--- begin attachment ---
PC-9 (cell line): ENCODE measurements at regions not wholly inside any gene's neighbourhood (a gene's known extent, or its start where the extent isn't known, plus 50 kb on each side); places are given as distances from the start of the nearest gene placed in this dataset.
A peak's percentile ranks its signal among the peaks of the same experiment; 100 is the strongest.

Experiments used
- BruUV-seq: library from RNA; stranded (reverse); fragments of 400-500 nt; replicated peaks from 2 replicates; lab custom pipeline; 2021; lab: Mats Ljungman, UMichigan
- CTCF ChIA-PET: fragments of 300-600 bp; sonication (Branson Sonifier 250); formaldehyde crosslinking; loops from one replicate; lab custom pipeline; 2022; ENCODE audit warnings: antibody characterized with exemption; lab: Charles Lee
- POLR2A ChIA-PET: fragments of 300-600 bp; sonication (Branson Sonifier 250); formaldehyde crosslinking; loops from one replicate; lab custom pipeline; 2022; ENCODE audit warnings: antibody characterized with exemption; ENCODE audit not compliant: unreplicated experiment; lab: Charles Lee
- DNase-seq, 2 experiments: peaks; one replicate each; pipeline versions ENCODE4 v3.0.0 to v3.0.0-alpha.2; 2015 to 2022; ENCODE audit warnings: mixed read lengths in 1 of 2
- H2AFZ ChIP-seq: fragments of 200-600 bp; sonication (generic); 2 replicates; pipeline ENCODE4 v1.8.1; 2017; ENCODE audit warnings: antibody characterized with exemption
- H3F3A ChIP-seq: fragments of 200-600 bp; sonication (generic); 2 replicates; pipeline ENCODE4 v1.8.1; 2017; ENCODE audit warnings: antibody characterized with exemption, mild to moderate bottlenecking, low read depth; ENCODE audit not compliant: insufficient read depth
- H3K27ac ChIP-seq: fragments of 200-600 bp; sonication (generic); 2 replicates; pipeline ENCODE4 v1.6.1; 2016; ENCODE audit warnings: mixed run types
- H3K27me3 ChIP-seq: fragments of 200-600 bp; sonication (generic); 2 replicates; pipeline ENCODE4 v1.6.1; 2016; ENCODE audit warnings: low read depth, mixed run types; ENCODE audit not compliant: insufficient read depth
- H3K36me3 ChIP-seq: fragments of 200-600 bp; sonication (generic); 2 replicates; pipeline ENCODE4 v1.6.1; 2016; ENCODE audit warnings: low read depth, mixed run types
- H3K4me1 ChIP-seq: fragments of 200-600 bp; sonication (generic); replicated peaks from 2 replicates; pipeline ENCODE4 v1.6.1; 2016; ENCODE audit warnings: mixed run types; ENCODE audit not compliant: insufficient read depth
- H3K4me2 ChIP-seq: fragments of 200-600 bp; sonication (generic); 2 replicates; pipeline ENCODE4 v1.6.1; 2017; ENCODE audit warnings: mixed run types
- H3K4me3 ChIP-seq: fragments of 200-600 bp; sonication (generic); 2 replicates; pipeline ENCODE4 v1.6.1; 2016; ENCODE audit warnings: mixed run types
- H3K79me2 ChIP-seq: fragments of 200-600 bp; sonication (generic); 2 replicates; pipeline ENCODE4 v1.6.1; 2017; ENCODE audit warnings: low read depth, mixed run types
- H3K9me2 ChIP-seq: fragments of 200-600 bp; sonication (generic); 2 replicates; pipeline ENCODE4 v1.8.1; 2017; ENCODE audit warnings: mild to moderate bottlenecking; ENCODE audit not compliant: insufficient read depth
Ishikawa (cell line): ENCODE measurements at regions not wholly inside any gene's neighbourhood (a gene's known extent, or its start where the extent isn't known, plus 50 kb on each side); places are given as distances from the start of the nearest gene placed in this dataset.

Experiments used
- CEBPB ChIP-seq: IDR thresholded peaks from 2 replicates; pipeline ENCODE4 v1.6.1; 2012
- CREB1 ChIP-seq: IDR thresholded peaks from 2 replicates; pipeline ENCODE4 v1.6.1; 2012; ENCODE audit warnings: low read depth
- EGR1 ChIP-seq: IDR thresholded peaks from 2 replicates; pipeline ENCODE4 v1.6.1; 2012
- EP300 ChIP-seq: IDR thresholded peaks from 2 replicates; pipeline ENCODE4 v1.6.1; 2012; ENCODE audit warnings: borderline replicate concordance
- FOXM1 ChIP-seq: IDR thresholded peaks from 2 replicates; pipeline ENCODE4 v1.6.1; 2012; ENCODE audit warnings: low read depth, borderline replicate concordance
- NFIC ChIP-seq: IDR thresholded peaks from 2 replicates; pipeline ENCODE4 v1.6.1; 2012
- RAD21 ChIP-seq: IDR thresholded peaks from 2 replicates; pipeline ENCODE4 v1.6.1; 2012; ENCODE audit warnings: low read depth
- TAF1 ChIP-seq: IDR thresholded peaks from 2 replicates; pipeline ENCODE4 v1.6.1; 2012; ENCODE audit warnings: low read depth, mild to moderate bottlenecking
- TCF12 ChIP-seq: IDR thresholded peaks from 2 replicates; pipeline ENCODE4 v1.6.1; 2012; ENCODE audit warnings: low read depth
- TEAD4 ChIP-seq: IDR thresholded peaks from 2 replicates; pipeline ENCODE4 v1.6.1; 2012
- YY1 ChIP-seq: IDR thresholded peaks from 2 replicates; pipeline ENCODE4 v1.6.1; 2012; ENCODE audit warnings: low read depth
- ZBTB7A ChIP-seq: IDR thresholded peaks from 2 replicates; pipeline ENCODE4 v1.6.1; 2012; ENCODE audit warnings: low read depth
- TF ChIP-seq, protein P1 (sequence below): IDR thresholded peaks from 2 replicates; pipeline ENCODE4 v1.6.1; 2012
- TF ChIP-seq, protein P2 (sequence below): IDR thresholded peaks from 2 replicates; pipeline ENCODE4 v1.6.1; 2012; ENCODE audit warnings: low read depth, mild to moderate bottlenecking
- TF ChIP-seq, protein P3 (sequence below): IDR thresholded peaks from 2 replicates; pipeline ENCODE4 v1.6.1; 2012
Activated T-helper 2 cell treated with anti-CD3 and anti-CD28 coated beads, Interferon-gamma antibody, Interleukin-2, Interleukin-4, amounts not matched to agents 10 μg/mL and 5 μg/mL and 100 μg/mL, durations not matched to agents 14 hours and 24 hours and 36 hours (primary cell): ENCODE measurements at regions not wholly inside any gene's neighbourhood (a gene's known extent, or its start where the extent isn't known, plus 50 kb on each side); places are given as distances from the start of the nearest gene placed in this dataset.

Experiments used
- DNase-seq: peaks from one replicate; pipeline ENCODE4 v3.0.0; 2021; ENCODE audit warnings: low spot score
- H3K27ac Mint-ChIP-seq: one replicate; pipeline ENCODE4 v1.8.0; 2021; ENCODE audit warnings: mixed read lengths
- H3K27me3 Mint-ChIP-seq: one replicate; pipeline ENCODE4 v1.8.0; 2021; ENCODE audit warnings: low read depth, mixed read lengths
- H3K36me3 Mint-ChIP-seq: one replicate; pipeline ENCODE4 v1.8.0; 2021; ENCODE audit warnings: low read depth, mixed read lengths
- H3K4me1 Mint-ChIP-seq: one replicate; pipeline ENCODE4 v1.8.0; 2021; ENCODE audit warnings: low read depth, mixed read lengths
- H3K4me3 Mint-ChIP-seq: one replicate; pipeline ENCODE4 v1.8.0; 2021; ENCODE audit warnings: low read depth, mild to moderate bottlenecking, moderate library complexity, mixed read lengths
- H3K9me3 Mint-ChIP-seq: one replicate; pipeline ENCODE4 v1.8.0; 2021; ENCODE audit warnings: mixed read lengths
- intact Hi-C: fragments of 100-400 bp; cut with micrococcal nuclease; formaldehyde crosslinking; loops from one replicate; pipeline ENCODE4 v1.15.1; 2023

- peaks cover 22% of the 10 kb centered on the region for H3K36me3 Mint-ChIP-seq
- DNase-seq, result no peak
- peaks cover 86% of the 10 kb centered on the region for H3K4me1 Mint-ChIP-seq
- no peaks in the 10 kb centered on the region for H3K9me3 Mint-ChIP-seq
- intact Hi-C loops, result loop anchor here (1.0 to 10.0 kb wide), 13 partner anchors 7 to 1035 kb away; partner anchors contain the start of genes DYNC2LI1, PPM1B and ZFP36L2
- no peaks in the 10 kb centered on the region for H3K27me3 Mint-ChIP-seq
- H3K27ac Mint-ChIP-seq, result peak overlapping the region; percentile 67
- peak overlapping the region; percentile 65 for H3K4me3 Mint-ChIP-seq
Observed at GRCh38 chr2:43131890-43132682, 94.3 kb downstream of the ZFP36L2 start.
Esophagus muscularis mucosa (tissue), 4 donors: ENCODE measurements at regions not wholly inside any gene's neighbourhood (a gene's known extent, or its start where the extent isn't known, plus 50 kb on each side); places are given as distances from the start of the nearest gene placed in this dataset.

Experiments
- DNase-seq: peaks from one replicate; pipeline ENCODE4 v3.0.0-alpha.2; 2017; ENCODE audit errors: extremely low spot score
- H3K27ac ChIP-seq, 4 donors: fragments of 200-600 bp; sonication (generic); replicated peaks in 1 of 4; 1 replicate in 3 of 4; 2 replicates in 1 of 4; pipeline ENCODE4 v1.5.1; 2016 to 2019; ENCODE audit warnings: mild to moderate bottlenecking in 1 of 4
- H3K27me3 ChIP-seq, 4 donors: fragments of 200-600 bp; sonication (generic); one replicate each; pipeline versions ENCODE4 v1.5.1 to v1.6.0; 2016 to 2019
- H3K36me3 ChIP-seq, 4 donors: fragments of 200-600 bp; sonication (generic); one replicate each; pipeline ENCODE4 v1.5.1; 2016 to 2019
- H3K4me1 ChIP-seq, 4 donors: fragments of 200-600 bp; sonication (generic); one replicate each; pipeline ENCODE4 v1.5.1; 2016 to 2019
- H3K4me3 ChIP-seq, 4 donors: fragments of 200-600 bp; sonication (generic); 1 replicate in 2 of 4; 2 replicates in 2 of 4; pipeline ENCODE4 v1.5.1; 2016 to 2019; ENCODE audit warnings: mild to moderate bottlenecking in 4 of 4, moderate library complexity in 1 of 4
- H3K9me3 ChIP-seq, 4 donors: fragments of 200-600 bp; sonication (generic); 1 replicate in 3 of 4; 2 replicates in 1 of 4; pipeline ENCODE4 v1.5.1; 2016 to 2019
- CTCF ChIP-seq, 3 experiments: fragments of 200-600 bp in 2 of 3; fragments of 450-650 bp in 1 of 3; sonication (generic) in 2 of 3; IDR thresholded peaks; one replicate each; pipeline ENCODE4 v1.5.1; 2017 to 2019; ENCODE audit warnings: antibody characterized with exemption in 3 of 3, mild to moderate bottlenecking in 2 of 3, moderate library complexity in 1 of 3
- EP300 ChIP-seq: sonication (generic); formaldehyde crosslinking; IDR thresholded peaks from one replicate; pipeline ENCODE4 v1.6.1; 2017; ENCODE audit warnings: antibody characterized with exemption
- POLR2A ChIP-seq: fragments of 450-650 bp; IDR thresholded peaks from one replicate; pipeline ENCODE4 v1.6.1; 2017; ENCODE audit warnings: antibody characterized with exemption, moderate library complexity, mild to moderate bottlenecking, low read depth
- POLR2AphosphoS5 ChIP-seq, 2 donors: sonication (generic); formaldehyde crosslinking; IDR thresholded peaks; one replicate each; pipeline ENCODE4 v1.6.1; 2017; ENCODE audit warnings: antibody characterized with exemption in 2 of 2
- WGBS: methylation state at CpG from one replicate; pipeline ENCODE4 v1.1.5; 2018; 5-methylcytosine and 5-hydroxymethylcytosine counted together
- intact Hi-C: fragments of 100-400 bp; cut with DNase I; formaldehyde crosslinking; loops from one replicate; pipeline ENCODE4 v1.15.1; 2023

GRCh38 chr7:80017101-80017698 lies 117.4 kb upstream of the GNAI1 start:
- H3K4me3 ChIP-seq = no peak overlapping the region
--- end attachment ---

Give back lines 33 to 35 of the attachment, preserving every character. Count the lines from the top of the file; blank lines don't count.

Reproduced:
- TF ChIP-seq, protein P2 (sequence below): IDR thresholded peaks from 2 replicates; pipeline ENCODE4 v1.6.1; 2012; ENCODE audit warnings: low read depth, mild to moderate bottlenecking
- TF ChIP-seq, protein P3 (sequence below): IDR thresholded peaks from 2 replicates; pipeline ENCODE4 v1.6.1; 2012
Activated T-helper 2 cell treated with anti-CD3 and anti-CD28 coated beads, Interferon-gamma antibody, Interleukin-2, Interleukin-4, amounts not matched to agents 10 μg/mL and 5 μg/mL and 100 μg/mL, durations not matched to agents 14 hours and 24 hours and 36 hours (primary cell): ENCODE measurements at regions not wholly inside any gene's neighbourhood (a gene's known extent, or its start where the extent isn't known, plus 50 kb on each side); places are given as distances from the start of the nearest gene placed in this dataset.